The Principal Architect at Design Protocol, Arc Laud Affotey, has issued a stark warning about the possible transformation of Cantonments, a well-known affluent area in Accra, into a slum within the next decade.
This cautionary message was delivered during a sustainable construction development symposium where Arc Affotey expressed deep concern about the current construction trends in Cantonments and the potential dangers they pose.
“In 10 years, Cantonments will be a slum. If you're not aware, it is already a slum in the making. That is one of the best locations we've had in this country but in a few years, it will be a slum,” cautioned the seasoned architect on Friday.
The principal architect attributed this alarming situation to the sidelining of local consultants by private developers, leading to a departure from the original plan for the community.
Cantonments was initially designed as a low-density community featuring spacious bungalows and ample green spaces. However, the influx of foreign private developers has altered the landscape significantly.
“They (private developers) buy the land for $1 million or $2 million and they use it for a purpose which makes commercial sense to them. So instead of the original plan, which was a single-occupant facility, they have developed it into a multi-occupant facility which brings density,” explained Arc Affotey.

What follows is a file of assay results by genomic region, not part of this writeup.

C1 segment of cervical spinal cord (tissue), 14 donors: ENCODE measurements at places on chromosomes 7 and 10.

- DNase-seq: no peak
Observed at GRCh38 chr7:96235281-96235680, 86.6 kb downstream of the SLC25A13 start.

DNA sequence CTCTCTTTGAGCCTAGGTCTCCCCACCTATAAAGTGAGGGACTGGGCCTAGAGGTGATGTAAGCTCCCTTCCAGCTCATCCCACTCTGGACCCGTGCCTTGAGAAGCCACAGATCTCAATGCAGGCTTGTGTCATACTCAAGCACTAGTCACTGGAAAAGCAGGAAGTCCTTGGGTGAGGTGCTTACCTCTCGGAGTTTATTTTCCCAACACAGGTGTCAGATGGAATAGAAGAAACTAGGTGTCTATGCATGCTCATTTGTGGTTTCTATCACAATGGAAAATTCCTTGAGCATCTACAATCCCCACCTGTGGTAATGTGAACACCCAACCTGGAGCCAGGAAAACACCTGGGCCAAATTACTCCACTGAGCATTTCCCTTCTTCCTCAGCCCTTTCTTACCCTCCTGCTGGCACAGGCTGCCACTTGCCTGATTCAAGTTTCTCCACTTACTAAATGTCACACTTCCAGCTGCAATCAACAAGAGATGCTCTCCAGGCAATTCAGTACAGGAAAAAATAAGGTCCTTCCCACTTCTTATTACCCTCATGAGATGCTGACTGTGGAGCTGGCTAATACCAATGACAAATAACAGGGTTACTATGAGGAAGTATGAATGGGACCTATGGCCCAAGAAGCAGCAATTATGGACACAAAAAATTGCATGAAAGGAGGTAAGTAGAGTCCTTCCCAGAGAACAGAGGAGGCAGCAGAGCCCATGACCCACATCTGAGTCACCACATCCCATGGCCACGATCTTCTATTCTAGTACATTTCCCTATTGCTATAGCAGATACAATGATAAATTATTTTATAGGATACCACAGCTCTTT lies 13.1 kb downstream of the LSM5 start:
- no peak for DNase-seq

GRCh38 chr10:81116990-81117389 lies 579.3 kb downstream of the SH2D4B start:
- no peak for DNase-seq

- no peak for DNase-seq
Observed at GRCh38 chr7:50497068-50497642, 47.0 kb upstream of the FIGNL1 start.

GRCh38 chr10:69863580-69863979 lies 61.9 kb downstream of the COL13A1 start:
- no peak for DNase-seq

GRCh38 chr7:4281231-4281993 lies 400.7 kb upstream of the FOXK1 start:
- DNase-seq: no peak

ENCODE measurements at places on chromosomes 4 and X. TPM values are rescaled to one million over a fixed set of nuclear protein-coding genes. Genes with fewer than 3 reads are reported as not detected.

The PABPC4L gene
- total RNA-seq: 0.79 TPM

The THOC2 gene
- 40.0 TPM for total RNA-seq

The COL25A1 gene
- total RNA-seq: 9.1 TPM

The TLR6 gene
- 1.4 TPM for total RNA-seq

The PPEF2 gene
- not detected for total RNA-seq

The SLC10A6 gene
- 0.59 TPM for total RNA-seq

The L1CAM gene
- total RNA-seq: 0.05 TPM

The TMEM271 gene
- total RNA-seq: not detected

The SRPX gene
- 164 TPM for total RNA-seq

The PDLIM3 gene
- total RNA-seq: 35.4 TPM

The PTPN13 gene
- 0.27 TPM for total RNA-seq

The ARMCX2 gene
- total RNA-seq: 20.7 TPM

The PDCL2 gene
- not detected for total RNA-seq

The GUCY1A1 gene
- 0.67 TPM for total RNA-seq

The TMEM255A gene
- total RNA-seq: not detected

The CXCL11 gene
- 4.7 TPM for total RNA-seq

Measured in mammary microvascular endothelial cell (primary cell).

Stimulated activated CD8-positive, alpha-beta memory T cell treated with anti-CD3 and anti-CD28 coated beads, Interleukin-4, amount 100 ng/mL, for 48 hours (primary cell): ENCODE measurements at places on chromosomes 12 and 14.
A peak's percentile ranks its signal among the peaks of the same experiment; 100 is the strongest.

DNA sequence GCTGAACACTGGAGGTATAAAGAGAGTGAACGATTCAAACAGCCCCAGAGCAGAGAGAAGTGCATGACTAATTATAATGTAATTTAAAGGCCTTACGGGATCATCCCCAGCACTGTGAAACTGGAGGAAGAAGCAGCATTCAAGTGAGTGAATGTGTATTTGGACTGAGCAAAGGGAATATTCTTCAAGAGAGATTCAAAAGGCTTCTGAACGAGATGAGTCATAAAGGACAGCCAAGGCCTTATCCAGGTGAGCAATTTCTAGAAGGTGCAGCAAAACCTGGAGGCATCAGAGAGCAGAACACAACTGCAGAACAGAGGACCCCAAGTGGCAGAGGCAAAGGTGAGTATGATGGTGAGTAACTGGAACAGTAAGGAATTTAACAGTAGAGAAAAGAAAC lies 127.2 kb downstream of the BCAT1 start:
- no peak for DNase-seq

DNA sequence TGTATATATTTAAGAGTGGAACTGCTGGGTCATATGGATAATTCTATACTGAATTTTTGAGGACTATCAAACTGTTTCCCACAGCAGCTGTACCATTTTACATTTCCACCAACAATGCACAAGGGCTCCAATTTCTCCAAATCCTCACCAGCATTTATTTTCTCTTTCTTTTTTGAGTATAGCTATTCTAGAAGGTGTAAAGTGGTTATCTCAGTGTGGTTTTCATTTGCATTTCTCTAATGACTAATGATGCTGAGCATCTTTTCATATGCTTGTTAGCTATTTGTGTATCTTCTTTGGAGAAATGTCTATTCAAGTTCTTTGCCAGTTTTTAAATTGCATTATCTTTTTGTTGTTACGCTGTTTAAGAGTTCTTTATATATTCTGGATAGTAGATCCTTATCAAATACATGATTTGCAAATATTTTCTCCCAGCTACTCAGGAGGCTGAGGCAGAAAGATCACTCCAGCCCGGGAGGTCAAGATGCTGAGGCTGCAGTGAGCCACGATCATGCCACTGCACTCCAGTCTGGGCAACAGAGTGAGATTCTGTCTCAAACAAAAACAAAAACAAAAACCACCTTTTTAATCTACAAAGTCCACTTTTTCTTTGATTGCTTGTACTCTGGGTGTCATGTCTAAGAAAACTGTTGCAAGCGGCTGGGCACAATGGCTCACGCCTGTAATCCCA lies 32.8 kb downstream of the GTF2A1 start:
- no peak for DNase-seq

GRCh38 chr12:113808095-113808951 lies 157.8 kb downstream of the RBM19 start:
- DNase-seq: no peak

He highlighted the unintended consequences of this shift, including increased traffic congestion, a decline in the sense of community and security, and a lack of recreational areas for residents.
Affotey emphasized the negative impact on Cantonments' reputation, citing incidents of robbery that were previously unheard of in the area.
“At Cantonments, we knew everybody – we knew the Speaker of Parliament's House and Chief Executives in the area – so you don't go to Cantonments to steal, but it is already beginning to happen,” he remarked.
During the symposium, Arc Laud Affotey called on his colleagues in the construction industry to prioritize eco-friendly options for the benefit of future generations.
He proposed practices such as the reuse of materials, reduction of material imports, and the revival of the timber industry to contribute to environmental conservation.
“Sustainability does not mean don't build. It means, let's build in a way that we can have all the pleasures that we want and still be able to preserve the community and environment that we have for the next generation. We can do this,” he urged.